AWS EC2, Elastic Load Balancers, and CloudFlare

This is a small rant and hopefully helpful series of tips on how to set up a personal website using WordPress, Amazon EC2 instances, Elastic Load Balancers, SSL Certificates, and CloudFlare.

Since I literally just finished this, I may as well go into some technical details about how my website is now setup. Below is my personal site setup and probably doesn’t reflect everything a technical operations engineer would like, but I think it is pretty close. So be warned, technical jargon ahead.

I first stood up my EC2 instance that I wanted to install my website on.

AWS gives you a vanilla public IP address like 52.x.x.x. I took the time to setup my website, install my themes, configure security, set up the shop, and everything I could think of to get it looking perfect. The problem was that my website only worked by going to my public IP like 52.x.x.x in my browser. Well this was no good, since I wanted it to be my domain,

In combination with the above, the new Shop integration with Paypal requires me to use an SSL certificate and conduct all transactions over https. I certainly wasn’t going to pay for my own from a random SSL Certificate website and try to figure out how to set it up on my machine, so instead I utilized the AWS Certificate Manager which is FREE when you use an AWS Elastic Load Balancers (ELB). I was just fine with that too.

So I go through the trials of setting up a Certificate for (which by the way, I screwed up once) and now I have this crazy url that directs traffic to my personal EC2 instance.

Great, it listens to both http and https and then directs traffic to my EC2 instance’s website. Now, when I hit the crazy load balancer address like, it redirects to my 52.x.x.x domain and you can see my website. First off, this was confusing to me because I expected the ELB’s address to remain in the browser url, not my raw instance IP address, and second, I was now stuck.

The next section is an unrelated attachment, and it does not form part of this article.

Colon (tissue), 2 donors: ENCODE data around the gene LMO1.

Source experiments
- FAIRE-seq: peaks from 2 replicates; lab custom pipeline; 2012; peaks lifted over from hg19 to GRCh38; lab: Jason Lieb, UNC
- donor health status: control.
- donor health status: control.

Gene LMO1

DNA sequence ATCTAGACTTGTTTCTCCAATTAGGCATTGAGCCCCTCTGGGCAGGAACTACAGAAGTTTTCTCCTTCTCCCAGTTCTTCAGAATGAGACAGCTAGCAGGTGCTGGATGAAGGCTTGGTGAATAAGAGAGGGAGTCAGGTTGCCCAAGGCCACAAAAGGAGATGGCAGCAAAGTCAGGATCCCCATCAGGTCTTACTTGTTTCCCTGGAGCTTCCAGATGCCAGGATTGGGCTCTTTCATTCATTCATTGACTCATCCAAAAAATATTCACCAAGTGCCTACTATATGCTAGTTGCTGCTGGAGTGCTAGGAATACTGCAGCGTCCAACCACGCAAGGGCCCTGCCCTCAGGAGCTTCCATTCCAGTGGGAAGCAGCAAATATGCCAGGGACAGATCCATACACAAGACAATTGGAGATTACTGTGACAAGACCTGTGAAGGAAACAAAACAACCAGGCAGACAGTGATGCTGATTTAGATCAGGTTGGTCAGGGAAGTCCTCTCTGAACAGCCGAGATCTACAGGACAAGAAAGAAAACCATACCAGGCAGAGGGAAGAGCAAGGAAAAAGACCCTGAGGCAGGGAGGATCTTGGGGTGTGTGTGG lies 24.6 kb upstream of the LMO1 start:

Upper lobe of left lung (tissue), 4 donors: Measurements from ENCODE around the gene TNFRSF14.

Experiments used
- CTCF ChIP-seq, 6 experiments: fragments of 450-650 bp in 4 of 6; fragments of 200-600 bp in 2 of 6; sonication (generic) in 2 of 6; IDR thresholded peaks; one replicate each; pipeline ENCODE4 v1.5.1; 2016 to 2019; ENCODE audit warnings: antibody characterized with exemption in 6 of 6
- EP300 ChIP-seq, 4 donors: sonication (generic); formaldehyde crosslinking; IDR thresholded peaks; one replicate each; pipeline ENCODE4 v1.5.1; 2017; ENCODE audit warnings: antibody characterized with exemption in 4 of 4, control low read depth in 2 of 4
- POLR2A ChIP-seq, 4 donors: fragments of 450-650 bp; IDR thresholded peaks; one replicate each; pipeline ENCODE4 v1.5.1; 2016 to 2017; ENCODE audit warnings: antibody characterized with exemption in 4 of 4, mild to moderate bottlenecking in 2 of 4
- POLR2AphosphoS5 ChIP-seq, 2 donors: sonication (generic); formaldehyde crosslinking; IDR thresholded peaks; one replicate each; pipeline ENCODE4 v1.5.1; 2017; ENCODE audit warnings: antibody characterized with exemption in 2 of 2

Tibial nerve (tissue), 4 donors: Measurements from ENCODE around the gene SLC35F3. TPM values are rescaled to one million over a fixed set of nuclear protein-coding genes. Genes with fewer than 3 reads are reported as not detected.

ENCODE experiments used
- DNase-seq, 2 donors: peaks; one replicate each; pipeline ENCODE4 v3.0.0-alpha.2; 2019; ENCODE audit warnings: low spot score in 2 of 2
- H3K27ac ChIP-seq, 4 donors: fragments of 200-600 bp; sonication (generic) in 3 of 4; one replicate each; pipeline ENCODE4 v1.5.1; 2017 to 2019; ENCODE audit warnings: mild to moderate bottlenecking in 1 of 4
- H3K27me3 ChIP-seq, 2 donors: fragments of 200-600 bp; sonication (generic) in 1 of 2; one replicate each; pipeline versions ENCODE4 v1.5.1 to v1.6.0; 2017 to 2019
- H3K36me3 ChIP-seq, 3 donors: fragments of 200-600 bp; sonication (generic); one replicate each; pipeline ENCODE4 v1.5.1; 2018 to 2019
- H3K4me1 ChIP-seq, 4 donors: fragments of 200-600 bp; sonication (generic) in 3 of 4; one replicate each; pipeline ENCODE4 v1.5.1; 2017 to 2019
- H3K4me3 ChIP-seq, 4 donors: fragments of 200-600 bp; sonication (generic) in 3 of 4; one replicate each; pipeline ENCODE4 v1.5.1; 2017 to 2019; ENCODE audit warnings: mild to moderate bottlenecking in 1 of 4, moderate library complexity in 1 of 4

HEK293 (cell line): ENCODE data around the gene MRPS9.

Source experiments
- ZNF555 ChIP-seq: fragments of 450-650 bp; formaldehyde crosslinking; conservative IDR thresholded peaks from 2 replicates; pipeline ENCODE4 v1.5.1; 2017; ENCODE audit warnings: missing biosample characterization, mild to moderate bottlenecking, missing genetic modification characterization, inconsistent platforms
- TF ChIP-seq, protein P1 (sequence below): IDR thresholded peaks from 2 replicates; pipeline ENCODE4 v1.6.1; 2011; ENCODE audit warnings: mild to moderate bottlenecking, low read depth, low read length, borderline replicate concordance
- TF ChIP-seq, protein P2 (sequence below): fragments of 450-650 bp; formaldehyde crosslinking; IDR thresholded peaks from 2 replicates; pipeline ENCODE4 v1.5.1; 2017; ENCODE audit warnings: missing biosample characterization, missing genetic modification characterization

The reason I was stuck is that I had been trying to both configure my website to flip over the new AND apply my CloudFlare updates at the same time. Within WordPress, when you change your site url over from 52.x.x.x to say, I also needed to resolve my DNS resolution settings at the same time in CloudFlare. So I would flip the settings, my site would go down, and then I would be frantically trying to flip my DNS resolution settings over from my old website to this new one (which is ideally almost an instantaneous transition if I do it right). The problem was that in CloudFlare, an A type record requires an IP Address, where as my ELB only had a long url.

This had been driving me crazy for a couple of weeks. Nothing I seemed to do, read on Stack Overflow, google around, etc would get my darn site back working. So after the night was over, I would flip it back to my old site IP Address in CloudFlare and start fresh the next day, and repeat. My “new” website remained accessible only at its IP Address.

By some shear amount of luck or idiocy I fired my computer up again today and toyed around with the settings once again. I decided this time to convert my site to (notice the new www), and I pointed my CNAME record in CloudFlare from www -> What do you know? When I went to I got an SSL Certificate error (this is how I found out I had the wrong certificate on my load balancer, AND that I was finally hitting the ELB). Once I fixed that, cleared my browser cache, my site came up just fine. Note that I had originally requested my certificate to be valid for ONLY, where as my new certificate I asked for * and the normal url. This fixed that issue.

Side note, this is the link to CloudFlare’s documentation on how to set up an ELB with your site. No where does it say the Name field should actually be your server domain name or prefix (like www). Maybe I just did’t understand, but I was thinking “elb” in their example was just a reference to my existing A name settings, which mapped from -> my older website IP address.

At this point, I knew I had it on the run, but I could not figure out how to configure CloudFlare to redirect my older http based site to my new fancy https://www site. A quick google search brings up this or this, both of which actually don’t do what I expected. I wasted an hour’s worth of my time trying to 301 redirect to, then 301 redirect to…. nothing worked, except for the https://www site if I put it directly into the url.

Then, I realized that my CloudFlare DNS configuration might really be that simple. Just apply as a CNAME to redirect to my Elastic Load Balancer. What do you know? it worked! At time of writing I can now do: